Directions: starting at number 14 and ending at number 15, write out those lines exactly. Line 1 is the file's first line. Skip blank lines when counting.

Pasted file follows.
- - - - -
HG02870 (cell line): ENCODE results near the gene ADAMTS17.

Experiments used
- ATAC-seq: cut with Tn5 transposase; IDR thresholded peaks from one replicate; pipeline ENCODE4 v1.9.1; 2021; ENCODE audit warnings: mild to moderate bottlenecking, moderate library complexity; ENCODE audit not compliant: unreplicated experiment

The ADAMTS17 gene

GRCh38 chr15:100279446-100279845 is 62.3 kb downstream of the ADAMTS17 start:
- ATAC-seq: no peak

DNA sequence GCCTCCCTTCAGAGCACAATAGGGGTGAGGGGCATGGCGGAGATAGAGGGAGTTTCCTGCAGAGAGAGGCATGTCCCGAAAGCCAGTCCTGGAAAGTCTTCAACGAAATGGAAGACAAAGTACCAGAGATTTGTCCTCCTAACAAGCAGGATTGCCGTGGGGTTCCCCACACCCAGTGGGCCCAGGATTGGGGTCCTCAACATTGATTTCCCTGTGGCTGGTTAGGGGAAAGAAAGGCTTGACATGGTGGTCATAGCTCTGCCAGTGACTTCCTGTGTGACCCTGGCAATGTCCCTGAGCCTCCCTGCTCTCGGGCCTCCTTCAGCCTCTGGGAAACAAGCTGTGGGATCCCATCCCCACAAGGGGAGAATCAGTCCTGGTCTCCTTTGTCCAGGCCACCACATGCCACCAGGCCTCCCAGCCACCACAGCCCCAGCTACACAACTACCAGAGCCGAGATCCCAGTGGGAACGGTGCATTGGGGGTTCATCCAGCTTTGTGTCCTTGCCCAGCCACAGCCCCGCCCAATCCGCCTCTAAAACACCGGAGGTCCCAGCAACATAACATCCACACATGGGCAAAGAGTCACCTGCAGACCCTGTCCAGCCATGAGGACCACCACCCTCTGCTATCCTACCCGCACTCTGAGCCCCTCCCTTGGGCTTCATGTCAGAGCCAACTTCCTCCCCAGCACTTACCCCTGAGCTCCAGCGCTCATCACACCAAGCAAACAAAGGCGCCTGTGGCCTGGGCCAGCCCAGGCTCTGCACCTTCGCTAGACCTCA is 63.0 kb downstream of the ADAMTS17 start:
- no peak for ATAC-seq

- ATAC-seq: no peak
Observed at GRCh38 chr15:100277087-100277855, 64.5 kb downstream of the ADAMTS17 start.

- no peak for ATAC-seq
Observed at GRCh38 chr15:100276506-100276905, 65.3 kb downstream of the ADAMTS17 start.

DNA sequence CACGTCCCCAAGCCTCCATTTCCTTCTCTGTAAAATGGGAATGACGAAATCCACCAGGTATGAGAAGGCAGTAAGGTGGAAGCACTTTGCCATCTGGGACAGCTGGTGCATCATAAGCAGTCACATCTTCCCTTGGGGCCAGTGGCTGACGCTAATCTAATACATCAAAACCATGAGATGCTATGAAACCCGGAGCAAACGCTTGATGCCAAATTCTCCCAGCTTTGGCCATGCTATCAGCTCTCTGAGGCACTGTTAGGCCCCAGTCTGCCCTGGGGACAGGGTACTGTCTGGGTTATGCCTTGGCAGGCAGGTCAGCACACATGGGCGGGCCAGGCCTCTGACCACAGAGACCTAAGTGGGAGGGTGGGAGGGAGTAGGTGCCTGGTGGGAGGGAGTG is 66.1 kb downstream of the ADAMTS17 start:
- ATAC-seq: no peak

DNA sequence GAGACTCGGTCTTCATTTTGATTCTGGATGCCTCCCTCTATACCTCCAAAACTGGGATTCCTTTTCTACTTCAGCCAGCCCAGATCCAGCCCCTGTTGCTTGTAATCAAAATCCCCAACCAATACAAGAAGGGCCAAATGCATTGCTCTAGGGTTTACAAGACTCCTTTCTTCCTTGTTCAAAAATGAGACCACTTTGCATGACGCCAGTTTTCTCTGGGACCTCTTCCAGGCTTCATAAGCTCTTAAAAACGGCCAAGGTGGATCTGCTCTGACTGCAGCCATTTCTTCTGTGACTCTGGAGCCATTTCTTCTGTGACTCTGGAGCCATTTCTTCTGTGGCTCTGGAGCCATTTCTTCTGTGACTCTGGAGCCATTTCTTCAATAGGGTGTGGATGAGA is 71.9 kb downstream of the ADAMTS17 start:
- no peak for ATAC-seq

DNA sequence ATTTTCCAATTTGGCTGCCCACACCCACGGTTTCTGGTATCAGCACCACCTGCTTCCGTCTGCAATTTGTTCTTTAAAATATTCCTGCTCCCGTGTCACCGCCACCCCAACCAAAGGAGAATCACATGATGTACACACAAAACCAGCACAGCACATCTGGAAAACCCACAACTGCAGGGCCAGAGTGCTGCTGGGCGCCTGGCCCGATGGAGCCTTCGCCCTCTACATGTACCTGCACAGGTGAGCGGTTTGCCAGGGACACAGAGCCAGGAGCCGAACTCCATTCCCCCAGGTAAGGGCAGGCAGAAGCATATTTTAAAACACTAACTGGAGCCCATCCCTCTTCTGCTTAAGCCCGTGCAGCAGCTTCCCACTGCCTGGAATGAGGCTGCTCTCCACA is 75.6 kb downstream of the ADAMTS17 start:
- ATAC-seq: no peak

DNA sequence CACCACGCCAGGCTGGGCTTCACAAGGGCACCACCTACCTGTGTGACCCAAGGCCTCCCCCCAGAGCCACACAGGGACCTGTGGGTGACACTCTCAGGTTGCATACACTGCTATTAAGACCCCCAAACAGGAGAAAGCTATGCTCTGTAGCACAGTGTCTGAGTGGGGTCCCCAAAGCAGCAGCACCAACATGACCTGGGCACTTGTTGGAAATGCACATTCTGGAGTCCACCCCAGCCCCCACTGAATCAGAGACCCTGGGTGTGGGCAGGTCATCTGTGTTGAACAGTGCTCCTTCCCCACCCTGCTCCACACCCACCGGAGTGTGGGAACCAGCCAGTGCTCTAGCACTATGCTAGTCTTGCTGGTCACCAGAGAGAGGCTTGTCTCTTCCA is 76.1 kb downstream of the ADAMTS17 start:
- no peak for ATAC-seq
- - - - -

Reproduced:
- ATAC-seq: no peak

DNA sequence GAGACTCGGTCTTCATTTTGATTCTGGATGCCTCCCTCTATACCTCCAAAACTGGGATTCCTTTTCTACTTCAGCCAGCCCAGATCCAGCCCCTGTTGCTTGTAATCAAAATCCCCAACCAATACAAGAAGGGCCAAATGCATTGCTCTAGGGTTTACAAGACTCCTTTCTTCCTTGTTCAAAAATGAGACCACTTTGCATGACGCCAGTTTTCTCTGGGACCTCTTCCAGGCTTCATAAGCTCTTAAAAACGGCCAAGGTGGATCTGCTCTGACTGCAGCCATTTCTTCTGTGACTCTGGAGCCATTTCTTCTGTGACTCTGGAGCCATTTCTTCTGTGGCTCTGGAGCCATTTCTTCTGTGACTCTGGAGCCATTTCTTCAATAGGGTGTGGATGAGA is 71.9 kb downstream of the ADAMTS17 start: